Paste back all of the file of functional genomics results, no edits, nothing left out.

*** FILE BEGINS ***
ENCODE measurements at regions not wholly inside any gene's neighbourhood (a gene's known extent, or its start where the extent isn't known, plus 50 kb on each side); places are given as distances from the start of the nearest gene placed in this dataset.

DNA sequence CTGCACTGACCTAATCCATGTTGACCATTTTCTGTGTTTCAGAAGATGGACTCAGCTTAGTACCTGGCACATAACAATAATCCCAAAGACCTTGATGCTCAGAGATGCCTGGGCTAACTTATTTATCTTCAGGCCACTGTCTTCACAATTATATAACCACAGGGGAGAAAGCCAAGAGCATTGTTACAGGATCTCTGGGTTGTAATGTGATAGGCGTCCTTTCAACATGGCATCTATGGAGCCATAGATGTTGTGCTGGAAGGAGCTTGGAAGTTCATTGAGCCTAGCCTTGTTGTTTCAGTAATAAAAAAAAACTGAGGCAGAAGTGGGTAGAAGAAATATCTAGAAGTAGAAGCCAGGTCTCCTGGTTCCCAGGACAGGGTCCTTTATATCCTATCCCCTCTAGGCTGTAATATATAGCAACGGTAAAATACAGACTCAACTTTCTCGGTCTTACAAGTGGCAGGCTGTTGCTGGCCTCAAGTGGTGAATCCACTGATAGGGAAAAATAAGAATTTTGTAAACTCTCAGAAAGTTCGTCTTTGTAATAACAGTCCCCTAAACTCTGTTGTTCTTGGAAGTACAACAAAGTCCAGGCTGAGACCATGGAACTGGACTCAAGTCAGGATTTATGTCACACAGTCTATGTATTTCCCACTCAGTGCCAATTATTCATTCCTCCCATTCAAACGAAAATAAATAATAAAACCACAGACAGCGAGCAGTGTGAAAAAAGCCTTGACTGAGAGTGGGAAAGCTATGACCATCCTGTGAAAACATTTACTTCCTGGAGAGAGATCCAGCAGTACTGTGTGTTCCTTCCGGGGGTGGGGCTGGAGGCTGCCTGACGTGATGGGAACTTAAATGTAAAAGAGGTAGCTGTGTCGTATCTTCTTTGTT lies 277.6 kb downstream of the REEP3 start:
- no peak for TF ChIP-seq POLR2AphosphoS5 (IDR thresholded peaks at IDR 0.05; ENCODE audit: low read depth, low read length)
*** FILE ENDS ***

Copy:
ENCODE measurements at regions not wholly inside any gene's neighbourhood (a gene's known extent, or its start where the extent isn't known, plus 50 kb on each side); places are given as distances from the start of the nearest gene placed in this dataset.

DNA sequence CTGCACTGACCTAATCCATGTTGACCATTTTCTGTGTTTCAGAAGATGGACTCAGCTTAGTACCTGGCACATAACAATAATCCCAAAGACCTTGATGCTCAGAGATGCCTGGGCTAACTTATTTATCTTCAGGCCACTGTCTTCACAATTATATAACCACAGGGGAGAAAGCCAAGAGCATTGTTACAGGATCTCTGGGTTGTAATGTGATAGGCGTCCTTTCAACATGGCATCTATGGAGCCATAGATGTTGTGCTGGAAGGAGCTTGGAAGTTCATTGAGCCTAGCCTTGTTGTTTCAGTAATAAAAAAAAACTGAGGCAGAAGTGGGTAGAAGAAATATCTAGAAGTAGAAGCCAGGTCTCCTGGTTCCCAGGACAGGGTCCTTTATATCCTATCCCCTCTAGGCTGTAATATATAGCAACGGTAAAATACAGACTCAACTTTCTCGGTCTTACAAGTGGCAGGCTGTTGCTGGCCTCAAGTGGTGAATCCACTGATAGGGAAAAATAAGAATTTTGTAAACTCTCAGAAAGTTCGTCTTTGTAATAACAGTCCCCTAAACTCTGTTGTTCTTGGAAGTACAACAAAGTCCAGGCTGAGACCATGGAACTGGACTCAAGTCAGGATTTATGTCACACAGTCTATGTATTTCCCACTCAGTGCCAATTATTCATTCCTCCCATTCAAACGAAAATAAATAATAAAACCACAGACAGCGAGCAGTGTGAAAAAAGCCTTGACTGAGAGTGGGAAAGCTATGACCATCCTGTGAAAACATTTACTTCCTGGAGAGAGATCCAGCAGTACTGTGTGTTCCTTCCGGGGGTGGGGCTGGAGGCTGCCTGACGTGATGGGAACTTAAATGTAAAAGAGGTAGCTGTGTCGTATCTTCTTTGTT lies 277.6 kb downstream of the REEP3 start:
- no peak for TF ChIP-seq POLR2AphosphoS5 (IDR thresholded peaks at IDR 0.05; ENCODE audit: low read depth, low read length)